Thursday, February 28, 2008


Shine on

If you wanted further proof of the differences between the two yokozuna and their relations with the public gaze, you only had to look at Tuesday's sports newspapers.

"Asashoryu: 'Drop dead ---hole!'" screamed Nikkan Sports, which relegated Hakuho--and Monday's banzuke announcement for next month's Spring Grand Sumo Tournament--to the inside pages.

Instead, it and most of the opposition led with the "shocking" news that Asashoryu had checked in at Honolulu Airport for his flight back to Japan wearing... an aloha shirt, shorts and flip-flops. The yokozuna, who was in Hawaii for his brother's wedding, told a photographer who caught him in flagrente to back off, apparently because he was worried about being shown in public while not wearing a kimono (as Baruto could tell Asashoryu, this is a sumo no-no).

By the time he arrived at Kansai Airport, Asashoryu was wearing the right clothes but greeted a reporter with the recommendation that he die--one of the worst things one can say in Japanese.

Feb. 27, 2008


Note for readers back in blighty
The Japanese "Shine", or drop dead, (presumably what Asa said to the reporter) is pronounced "shi" (ship) + "ne" (negligence), to make use of two words whose juxtaposition has featured prominently in this week's headlines.

Less than two weeks until the spring grand sumo tournament kicks off in Osaka: come on Asa!

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Wednesday, February 27, 2008


"Girl" at school was 39-year-old man

I saw the above headline on Reuters and, even as I clicked on it, I thought "I bet this one's from Japan."

And the report began with: "TOKYO (Reuters) - A Japanese man was arrested..."

It's just too easy, isn't it?


OK, here's the full thing:

TOKYO (Reuters) - A Japanese man was arrested for trespassing this week after turning up at a high school dressed in a girl's uniform and a long wig, local police said.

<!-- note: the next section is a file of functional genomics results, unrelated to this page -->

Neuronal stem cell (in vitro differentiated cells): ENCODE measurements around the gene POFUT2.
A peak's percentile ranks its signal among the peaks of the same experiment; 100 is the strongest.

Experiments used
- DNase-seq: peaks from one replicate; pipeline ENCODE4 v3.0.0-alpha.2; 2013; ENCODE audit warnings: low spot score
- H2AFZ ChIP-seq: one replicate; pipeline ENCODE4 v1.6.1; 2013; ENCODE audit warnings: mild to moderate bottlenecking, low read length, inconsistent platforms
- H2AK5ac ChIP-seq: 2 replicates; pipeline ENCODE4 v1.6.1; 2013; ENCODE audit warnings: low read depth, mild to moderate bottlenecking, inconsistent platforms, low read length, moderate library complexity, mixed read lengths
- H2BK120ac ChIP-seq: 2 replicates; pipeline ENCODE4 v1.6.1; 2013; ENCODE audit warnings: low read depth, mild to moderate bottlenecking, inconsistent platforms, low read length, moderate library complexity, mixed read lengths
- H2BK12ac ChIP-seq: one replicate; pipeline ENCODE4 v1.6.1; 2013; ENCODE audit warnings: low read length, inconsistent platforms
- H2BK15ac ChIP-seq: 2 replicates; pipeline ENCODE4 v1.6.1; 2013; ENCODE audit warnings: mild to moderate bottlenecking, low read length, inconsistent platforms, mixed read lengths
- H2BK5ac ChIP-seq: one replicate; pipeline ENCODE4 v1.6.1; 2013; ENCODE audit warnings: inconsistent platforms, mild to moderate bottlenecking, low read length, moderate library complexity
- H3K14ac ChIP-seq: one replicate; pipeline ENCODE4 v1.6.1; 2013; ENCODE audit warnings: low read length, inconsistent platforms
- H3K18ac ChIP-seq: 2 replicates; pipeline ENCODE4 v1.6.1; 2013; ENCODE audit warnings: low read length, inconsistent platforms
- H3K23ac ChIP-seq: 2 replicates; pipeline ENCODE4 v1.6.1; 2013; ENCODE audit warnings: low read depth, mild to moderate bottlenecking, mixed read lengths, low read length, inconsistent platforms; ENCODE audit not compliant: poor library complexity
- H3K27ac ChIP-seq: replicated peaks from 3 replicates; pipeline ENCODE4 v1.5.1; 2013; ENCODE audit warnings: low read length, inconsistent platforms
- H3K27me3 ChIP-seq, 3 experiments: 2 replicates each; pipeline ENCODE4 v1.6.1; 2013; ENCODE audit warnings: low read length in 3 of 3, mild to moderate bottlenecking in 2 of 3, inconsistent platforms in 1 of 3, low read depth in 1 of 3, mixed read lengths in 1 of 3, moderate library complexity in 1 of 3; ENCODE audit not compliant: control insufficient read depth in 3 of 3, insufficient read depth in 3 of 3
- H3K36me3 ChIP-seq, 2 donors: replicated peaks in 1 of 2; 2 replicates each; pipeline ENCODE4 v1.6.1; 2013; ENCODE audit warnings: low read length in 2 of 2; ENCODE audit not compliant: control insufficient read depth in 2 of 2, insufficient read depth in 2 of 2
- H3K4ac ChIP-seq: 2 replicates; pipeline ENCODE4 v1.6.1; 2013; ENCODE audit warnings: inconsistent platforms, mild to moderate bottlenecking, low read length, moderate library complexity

Thirty-nine-year-old Tetsunori Nanpei told police he had bought the uniform over the Internet and put it on to take a stroll near the school in Saitama, north of Tokyo, on Wednesday, the daily Asahi Shimbun said.

When students standing outside the gates started to scream at the sight of him, he dashed inside the school grounds, hoping to blend in with the crowds of teenagers, the paper said.

They also screamed, forcing the man to flee, losing his wig in the process. A school clerk pursued him and stopped him at a nearby riverbank, the paper said.

Police confirmed the arrest of the man in school uniform and wig but declined to give further details.

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A little treat for my Catalan readership

For those of you to whom the above video is unclear, KKK Madrid, Spain's equivalent of Chelsea, have a goal disallowed for offside in the build up. Even worse is to follow as, whilst they're prancing around by the corner flag, dividing their exorbitant salaries by 90 in their heads and wondering how much cocaine and how many cabin attendants they're going to be able to get hold of this evening, the opposition take the free kick for said offside, run the ball up the pitch and score.

The beautiful game has never been so beautiful.


Friday, February 22, 2008


How to do it in Japanese

A couple of examples of how I've been employing my recently-certified nihongo competence for the greater good.

First couple of examples are from my Friday night evening class:

#1 Dealing with cultural differences

Sensei: Hawaii de, snorkel o shite, kujira o mita.

Me: Oishisou datta?

Teacher: In Hawaii, I went snorkeling and saw a whale.

Me: Did it look delicious?

#2 Proving that I'm more than just a gaijin tourist at the Sumo

Me: Haru basho wa sugoi tanoshimi na... nan to iu... aitsu... Tokitsukaze no heya no rikishi ga deru to, "TOKITAIZAN!!!" o yondari, aita bin o nagetari suru zo.

Me: I'm really looking forward to the Spring sumo tournament. When wrestlers from the Tokitsukaze stable appear, I'm going to shout "TOKITAIZAN!!!" and throw empty beer bottles (and such activities.)


Note for Tricky: I managed to use the -tari -tari suru form, even though I agree with you that it's usually absolutely useless.

Dealing with gaps in knowledge

Sensei: Kono kanji no hatsuon wa... Okinawa no o-sake.

Me: Hebi no oshiko?

Teacher: The pronunciation for this kanji is... Okinawan alcohol. (meaning "mori")